Calvin Gwen Hudgins went to work at the Boaz-Albertville Hospital in 1956 when it was only a few weeks old. Back then, he recalls, you hired on to do whatever needed doing. When a car drove up carrying a woman who had just given birth, Hudgins was asked to tote the woman inside to a bed while a nurse held the still-attached baby.
“Then you did what you had to do,” says Hudgins, 87, believed to be the hospital’s only surviving original employee. “I mopped floors, I waited on patients and I did light maintenance.”
Today’s Marshall South, called ‘B&A’ then by most people, opened with 35 beds and 35 employees. Hudgins remembers there was nothing disposable – glass thermometers had mercury and had to be sanitized and reused. There were few antibiotics available. Highway 431 was two lanes. Where the lobby sits now was a yard.
“I’ve seen a lot of things happen,” says Hudgins, who worked 26 years. When he retired in 1983, the B&A News and Views newsletter called him “one of the few remaining employees who ‘opened’ the B&A Hospital in 1956.”
Hudgins was 27 years old when he walked into the hospital to ask for a job. A nurse picked up the phone and called the administrator at home. He said to tell the applicant to come on over to the house. Hudgins did, and Administrator Paul Hodges told him he needed a floater. He accepted and began doing a little bit of everything at B&A. Once he had to run down a patient who wandered away still wearing his hospital gown.
No degree or college training was required, says Hudgins, who didn’t finish high school. He was 17 when his mother died, leaving him to stay home and take care of his baby sisters while his dad worked.
After floating for a few years, Hudgins moved into the maintenance department. Later he worked in purchasing and did most of the buying for the hospital. He credited his knack for recalling numbers – he can still recite product numbers from back then – with his success in that position. There were 2,200 supply items in inventory then. Hudgins remembers nurses calling him during the night while they were trying to find something in the storeroom.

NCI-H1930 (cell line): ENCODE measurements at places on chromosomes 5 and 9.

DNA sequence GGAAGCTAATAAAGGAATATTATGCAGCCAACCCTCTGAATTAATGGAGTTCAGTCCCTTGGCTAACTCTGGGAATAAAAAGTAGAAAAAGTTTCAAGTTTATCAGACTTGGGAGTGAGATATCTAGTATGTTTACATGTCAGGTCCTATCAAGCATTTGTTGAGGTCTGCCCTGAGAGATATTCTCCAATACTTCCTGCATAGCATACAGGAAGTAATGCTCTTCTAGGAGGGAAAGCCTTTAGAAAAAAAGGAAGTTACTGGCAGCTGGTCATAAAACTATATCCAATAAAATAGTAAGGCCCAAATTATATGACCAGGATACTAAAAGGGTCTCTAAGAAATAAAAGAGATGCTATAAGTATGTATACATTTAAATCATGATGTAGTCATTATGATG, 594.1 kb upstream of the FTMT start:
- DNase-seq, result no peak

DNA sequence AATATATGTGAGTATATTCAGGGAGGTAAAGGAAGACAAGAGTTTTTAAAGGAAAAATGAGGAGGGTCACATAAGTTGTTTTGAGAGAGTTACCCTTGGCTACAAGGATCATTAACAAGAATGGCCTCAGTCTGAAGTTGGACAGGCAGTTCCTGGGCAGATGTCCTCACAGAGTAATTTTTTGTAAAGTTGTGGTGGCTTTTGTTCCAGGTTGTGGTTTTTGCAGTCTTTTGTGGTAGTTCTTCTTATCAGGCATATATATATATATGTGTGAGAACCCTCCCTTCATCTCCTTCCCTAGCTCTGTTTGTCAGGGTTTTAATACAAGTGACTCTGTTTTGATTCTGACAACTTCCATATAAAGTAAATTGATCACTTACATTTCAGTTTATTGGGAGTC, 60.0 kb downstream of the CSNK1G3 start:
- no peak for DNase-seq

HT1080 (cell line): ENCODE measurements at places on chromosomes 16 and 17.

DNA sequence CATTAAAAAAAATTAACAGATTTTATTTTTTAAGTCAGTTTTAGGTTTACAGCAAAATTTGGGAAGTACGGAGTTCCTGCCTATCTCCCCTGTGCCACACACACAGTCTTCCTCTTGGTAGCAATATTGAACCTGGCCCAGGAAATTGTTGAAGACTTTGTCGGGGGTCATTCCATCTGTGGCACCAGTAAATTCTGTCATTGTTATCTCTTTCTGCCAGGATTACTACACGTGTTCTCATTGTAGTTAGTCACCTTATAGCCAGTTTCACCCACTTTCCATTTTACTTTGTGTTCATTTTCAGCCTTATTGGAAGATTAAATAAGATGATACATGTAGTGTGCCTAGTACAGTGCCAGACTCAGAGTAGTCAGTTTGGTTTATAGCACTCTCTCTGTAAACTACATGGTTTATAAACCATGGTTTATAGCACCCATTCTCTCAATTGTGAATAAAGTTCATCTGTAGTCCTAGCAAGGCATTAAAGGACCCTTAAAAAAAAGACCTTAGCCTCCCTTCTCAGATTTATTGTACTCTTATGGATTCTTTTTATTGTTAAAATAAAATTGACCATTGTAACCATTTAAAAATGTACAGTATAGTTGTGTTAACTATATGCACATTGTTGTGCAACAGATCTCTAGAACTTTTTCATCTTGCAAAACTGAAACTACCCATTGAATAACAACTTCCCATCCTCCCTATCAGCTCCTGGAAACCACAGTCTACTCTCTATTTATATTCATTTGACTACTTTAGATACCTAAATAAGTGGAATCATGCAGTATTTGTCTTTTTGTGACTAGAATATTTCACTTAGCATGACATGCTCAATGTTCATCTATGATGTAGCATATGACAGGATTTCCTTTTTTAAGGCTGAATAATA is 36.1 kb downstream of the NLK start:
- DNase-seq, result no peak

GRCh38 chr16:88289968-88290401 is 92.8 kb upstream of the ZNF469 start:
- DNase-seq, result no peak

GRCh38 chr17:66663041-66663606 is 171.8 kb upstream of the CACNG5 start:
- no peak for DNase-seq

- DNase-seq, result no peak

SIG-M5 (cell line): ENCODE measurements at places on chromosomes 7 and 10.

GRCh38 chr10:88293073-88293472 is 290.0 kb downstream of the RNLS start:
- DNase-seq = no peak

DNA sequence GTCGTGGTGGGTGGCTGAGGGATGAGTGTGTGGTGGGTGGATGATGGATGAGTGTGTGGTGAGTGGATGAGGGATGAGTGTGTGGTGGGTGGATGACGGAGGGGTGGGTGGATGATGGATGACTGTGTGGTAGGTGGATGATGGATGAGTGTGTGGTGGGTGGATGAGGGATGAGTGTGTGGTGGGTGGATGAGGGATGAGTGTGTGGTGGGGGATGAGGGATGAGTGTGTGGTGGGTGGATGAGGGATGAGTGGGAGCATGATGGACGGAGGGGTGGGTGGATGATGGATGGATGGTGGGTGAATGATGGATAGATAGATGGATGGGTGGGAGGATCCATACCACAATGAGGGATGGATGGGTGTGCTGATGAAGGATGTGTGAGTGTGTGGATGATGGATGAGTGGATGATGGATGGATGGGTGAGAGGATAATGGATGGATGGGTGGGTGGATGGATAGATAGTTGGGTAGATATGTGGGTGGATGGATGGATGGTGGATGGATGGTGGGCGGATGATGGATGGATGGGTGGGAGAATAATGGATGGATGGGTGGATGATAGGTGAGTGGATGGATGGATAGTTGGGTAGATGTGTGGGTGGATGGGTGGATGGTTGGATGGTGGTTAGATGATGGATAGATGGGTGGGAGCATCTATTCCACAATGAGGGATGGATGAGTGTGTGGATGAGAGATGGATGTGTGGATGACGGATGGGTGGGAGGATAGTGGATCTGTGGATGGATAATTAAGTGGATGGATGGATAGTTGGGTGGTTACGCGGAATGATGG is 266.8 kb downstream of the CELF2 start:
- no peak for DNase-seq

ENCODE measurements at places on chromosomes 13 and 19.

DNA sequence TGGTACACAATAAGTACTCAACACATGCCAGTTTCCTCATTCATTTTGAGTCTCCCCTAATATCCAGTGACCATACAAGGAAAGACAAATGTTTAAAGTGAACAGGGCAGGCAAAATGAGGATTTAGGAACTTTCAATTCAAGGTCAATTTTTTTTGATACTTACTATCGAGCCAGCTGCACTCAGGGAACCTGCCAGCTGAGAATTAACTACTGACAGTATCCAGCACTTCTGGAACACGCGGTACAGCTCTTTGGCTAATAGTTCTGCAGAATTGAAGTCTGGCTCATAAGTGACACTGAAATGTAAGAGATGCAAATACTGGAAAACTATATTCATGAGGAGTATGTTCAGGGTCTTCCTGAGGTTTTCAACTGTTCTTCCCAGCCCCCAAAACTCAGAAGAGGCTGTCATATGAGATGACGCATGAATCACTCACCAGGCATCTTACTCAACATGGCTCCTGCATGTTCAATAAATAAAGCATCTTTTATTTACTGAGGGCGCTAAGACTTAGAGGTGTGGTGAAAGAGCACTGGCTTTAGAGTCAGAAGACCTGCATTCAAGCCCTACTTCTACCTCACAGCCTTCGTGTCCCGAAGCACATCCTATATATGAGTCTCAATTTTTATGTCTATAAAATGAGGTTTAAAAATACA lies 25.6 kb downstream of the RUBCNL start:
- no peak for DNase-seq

“I’d say, ‘Go down the aisle about halfway and look on your left.’ They’d find it right there.”
Hudgins’ final position was in the x-ray department where he learned to do chest x-rays. He bypassed the computer age, which started when he was about two years away from retirement.
Hudgins’ recalls one record-keeping snafu that happened at the brand-new hospital, which would never be allowed today. When an employee was hired, they were put on the payroll. There were no forms to fill out. That changed after the Joint Commission visited the hospital and asked to look at employment records. Employees had to fill out applications and backdate them, he says.
Hudgins is very proud of the progress made by the hospital since 1956. There was no ambulance service back then. Anyone who needed to go to the hospital was taken by car. If there was no car to get them there, the local funeral home was called and would transport patients – dead or alive. There were few telephones, and it was a long distance call from Boaz to Guntersville.
“We got by,” says Hudgins.
There were no emergency room doctors then either, he says. When a doctor was needed, he was called. There was a check-in light at the back of the hospital to show if the doctor was in. One RN worked per shift. Doctors would drive to peoples’ houses to deliver babies. If the baby was sick, the doctor would drive the baby to the hospital in his own car.
“You look back and then you look at what it is now and it makes you proud,” he says. “I’m proud of this hospital myself. I worked hard and I’m glad to see it grow.”
Hudgins lives near the hospital in the Beulah Community. After retirement, he worked for two medical supply stores until he was 85. His daughter, Kay Maddox, is office manager for TherapyPlus North and South. He was proud to attend the 50th anniversary celebration for Marshall South nine years ago and he plans to be present for the 60th next April.
“The hospital has been good to me,” he says. “I’ve been blessed.”
Rose Myers is a journalist working for Marshall Medical Centers.